‘Everyone has the right to safe, decent, affordable housing’. Unfortunately, we have a situation in our urban landscape where a substantial number of built homes are vacant while homelessness is steadily on the rise. This indicates an imbalance in the nature of wealth distribution and in the facilitation of acquisition of homes for all. Most of the vacant homes are secondary property acquired and left unused and often times where unaccounted funds are invested in. There is a demand for smaller studio homes while most developers are focused on building larger dwelling units. The EWS (Economically Weaker Section) scheme does little to help as most of the homes are acquired as a dwelling unit for house helps and are owned by the more opulent home owners as a secondary or tertiary property.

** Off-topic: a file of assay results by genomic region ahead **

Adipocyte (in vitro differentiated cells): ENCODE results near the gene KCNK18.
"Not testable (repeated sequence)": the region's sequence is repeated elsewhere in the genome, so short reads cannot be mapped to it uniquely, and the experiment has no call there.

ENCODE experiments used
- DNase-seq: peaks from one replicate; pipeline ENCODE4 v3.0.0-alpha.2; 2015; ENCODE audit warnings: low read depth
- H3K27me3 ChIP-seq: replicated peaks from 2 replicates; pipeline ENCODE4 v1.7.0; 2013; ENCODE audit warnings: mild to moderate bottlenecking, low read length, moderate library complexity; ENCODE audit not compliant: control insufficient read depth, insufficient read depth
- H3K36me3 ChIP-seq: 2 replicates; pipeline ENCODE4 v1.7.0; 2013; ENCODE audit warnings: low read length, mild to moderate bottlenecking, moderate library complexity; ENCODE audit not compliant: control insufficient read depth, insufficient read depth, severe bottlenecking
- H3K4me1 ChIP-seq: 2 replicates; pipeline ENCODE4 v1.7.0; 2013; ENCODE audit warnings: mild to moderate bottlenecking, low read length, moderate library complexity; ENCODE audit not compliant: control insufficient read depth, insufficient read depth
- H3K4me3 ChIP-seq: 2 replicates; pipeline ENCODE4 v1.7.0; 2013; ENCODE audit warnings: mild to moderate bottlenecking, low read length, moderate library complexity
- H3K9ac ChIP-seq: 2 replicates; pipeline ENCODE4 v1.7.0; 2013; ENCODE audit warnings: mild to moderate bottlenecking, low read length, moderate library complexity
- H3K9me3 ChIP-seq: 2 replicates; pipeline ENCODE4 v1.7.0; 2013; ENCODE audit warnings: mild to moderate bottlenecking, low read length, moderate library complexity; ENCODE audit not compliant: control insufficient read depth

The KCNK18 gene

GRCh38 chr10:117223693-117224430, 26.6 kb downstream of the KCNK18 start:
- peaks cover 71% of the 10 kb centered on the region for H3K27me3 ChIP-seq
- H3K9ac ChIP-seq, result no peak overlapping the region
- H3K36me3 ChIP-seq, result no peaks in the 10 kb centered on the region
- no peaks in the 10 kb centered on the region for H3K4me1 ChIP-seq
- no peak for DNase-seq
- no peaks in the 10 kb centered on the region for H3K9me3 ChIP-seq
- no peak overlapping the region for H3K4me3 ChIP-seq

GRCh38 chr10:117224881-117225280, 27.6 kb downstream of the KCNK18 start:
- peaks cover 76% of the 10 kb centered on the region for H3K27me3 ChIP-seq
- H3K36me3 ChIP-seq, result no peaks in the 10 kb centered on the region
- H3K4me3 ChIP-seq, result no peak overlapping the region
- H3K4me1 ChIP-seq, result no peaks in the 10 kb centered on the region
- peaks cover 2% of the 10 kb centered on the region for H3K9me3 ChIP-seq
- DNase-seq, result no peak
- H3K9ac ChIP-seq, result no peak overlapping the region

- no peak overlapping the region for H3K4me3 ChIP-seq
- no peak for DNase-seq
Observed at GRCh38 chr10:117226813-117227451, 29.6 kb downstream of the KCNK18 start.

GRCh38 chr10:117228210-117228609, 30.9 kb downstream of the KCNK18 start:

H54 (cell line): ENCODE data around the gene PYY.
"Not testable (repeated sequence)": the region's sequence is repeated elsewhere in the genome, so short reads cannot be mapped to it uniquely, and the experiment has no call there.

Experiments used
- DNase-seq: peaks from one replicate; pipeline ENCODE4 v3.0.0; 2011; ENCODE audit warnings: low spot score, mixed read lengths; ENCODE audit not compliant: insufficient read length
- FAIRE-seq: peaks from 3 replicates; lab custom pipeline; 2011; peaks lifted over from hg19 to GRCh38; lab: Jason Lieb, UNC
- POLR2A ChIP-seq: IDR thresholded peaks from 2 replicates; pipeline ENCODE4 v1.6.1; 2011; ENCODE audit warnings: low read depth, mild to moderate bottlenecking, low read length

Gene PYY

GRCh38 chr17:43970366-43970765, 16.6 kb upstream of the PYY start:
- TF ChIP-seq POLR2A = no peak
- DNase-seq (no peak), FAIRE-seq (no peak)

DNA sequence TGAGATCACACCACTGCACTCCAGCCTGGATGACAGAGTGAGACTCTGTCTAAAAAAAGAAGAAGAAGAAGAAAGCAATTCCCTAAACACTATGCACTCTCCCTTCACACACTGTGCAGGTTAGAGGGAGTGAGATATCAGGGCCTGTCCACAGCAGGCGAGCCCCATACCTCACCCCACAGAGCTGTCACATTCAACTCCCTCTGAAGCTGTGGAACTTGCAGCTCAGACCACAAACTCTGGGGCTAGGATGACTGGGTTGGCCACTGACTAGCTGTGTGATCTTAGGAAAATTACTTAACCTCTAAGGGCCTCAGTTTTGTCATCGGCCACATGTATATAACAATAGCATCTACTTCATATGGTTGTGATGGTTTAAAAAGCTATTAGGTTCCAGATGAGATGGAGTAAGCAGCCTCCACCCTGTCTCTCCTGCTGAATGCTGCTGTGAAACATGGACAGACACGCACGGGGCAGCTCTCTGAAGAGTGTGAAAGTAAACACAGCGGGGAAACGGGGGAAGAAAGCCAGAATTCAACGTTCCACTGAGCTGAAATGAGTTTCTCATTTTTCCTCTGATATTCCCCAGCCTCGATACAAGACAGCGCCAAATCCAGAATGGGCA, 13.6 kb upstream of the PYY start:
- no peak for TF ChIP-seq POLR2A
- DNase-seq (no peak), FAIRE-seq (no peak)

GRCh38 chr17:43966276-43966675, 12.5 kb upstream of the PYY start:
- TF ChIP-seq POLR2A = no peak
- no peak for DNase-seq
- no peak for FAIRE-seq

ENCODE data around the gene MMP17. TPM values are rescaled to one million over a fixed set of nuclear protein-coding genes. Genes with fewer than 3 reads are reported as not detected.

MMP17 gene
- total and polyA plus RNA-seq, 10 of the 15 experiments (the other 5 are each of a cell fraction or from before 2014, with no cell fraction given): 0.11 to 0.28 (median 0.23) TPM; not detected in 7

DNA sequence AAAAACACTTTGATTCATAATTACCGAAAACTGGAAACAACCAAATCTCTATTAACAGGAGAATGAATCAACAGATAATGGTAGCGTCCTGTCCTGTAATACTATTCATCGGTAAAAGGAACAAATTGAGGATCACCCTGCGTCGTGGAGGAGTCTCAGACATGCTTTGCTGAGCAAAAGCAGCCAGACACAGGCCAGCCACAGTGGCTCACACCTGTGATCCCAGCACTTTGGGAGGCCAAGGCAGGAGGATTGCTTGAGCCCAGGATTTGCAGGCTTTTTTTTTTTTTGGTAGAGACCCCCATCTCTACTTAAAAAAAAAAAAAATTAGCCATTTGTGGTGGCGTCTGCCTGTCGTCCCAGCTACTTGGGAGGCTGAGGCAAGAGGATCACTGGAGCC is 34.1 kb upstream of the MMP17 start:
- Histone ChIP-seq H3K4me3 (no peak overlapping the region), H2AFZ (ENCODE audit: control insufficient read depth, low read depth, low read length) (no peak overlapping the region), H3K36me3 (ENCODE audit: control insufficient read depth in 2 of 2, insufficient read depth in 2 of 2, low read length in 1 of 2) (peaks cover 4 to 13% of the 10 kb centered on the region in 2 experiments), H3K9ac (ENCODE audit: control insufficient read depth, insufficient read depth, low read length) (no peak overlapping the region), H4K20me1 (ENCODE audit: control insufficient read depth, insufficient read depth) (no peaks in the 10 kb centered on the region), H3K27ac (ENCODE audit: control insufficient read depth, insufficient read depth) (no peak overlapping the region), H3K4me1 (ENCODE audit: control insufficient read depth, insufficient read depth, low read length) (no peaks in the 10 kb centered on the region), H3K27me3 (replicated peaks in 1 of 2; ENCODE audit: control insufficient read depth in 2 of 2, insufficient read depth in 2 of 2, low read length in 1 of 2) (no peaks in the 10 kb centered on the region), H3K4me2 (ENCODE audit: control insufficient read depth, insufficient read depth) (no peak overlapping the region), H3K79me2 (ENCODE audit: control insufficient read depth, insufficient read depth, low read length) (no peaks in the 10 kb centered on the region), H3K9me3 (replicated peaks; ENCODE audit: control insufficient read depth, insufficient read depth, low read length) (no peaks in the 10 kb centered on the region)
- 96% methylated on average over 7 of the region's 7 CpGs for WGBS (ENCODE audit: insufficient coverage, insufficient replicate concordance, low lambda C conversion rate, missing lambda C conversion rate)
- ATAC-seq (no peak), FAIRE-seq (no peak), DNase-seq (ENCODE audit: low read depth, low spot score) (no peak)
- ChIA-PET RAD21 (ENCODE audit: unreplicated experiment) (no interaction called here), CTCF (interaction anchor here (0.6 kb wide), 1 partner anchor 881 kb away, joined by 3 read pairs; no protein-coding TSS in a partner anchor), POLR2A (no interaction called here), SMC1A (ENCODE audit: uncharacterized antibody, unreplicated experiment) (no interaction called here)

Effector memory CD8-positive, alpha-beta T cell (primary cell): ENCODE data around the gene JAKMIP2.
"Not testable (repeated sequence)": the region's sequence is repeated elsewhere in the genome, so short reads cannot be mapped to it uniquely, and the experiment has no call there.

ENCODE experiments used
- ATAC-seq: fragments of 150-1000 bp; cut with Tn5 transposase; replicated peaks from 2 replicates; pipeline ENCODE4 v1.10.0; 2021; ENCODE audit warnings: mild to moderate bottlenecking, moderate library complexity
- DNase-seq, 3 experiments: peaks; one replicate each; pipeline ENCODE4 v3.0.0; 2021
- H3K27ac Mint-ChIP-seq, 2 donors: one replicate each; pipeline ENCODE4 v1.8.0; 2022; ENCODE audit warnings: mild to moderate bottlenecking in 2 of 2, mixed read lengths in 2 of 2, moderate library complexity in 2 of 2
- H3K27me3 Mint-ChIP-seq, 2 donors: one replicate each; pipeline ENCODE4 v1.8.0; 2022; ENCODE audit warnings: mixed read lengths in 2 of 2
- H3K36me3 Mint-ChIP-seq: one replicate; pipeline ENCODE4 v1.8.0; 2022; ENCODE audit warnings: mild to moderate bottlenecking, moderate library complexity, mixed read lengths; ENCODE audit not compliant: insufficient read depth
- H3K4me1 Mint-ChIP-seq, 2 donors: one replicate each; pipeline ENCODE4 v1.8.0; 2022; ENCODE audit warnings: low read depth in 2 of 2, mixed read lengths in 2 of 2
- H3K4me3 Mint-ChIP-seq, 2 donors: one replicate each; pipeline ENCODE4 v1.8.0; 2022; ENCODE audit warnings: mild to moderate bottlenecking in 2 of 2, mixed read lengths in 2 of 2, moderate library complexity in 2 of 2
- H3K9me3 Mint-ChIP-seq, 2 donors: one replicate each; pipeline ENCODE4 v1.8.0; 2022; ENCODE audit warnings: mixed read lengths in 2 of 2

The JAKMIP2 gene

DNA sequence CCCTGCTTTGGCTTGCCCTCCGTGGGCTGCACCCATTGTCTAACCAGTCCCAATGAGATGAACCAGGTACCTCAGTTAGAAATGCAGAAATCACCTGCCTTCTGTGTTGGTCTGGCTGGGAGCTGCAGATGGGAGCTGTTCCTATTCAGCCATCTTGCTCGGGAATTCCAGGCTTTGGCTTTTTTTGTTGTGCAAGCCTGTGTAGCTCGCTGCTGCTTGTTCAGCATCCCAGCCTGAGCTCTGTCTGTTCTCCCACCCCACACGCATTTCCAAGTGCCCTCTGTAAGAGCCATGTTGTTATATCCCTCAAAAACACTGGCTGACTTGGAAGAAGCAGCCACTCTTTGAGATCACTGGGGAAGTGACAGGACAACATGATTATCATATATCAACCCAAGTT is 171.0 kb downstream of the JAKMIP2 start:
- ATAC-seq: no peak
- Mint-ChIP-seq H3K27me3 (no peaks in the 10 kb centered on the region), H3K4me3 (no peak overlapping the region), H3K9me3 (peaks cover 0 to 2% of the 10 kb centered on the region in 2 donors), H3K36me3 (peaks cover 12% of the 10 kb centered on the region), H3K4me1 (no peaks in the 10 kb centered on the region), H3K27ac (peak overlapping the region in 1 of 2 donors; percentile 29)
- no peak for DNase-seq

Affordable Housing

Affordable housing is the need of the hour especially in a country like ours where the number of homeless people and housing shortage are huge in numbers. A housing project can be made affordable by building where the land cost is lower, by simplifying the planning permit process, by adopting affordable building methodologies and by building smaller dwelling units.

There is no incentive for a developer to promote an affordable housing project which reduces an opportunity for vested interest by the developer’s community. Government housing projects can be improved in terms of quality and quantity to bridge the gap between shortage and under usage.

“Affordable housing